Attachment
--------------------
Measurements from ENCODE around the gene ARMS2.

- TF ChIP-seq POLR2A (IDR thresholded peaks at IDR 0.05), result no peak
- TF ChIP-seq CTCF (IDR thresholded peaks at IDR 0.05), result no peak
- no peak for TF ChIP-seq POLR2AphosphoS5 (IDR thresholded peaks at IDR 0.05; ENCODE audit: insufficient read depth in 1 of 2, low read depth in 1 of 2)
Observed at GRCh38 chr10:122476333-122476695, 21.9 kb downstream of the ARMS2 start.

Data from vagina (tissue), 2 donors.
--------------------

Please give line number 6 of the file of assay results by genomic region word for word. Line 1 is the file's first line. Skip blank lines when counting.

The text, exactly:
Data from vagina (tissue), 2 donors.